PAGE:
I read your article Manage C# Objects in Visual Studio magazine.
I'm having a problem using the XmlDataDocument class and was wondering if you think this is a situation where I should use IDisposable as described in your article. The way the form works is the user will make changes and then click a "Save" button, or other events will trigger a save, which should persist changes to the XML file.
Thanks in advance for your help.
class frmMain : System.Windows.Forms.Form
string xmlSchema = (@"C:\Projects.xsd");
string xmlFile = (@"C:\Projects.xml");
XmlDataDocument xdd = new XmlDataDocument();
// load xml data
XmlTextReader xrd = new XmlTextReader(xmlFile);
private void btnAddCfg_Click(object sender, System.EventArgs e)
DataTable cfgTbl = xdd.DataSet.Tables["Configuration"];
DataRow newCfg = cfgTbl.NewRow();
newCfg["ConfigName"] = "NewConfiguration";
xdd.Save(xmlFile); // ç Error here: "The process cannot access the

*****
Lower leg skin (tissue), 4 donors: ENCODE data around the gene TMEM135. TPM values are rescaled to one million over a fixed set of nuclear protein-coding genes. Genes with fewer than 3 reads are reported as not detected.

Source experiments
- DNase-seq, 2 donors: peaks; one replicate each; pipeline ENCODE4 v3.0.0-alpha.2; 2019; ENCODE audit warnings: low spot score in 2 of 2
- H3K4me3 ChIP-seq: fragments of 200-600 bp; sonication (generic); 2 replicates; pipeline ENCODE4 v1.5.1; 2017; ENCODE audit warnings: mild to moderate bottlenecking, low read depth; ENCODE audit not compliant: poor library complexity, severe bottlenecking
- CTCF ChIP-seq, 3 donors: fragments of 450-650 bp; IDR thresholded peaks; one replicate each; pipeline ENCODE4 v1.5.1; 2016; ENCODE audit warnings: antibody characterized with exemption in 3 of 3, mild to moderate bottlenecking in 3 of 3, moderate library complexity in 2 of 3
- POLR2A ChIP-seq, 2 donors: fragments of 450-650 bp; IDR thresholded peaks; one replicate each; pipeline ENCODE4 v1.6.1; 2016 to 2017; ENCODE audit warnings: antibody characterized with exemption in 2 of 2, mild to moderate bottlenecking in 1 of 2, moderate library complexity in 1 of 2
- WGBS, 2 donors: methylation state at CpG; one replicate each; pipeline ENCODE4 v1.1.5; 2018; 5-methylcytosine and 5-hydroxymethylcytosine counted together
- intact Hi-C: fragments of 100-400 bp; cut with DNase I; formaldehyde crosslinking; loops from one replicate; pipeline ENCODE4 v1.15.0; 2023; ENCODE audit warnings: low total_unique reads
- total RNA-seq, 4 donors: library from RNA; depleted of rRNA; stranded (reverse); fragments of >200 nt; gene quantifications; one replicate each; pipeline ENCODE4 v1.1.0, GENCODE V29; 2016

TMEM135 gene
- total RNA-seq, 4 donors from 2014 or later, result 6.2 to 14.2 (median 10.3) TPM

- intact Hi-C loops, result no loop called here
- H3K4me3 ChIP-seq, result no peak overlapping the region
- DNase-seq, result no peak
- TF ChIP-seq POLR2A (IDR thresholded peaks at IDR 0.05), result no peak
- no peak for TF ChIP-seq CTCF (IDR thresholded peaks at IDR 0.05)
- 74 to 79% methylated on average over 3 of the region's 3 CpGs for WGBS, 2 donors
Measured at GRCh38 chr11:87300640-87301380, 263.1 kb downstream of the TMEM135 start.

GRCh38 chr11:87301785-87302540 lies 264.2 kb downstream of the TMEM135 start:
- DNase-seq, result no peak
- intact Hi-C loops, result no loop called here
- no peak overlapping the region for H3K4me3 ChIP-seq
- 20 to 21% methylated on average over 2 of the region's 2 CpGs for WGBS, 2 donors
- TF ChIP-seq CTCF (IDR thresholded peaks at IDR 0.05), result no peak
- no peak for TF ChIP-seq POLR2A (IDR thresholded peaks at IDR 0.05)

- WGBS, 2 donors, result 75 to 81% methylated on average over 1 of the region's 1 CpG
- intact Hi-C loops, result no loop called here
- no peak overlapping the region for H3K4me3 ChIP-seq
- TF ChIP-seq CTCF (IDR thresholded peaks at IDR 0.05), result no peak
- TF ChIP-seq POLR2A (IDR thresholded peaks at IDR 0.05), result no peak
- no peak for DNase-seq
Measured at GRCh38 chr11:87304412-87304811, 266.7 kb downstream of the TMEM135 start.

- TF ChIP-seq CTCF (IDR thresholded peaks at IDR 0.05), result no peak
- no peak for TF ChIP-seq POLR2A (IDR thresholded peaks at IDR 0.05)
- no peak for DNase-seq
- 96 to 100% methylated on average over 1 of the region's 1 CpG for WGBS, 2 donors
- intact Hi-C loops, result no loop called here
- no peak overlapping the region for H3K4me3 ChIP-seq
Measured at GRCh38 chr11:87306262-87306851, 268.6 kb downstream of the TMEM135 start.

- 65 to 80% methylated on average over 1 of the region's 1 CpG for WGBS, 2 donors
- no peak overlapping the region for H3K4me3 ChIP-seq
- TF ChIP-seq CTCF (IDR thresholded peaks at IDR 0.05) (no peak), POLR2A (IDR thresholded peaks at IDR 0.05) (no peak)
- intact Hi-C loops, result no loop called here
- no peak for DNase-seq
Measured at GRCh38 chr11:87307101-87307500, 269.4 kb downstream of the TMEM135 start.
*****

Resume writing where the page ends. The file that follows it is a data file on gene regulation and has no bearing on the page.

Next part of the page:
// file "C:\Projects.xml" because it is being used by
// another process."
Answer: Well, the answer is rather simple: You never closed the file. When the constructor exits, the XmlTextReader is garbage. Eventually, the .NET Garbage Collector will reclaim that memory. However, before the GC can reclaim the memory, it will call the finalizer for the XmlTextReader. That will close the file. If you wait long enough, the file does get closed. Long enough is a non-deterministic amount of time.
To fix the problem, you need to explicitly close the file. You also need to make sure that you close the file, even if an exception gets thrown in your constructor. That means a using clause, or a finally clause. Your constructor should look like this:
// load xml data
XmlTextReader xrd = null;
xrd = new XmlTextReader(xmlFile);
if ( xrd != null )
You can’t put the XmlTextReader in a using clause, because it does not support IDisposable, even though it has a Close() method.
Changing it in this manner ensures that the file is always closed before the constructor exits. That’s all there is to it.
I hope that helps. Follow the link below for much more on disposing and closing objects (from my new book, Effective C#)
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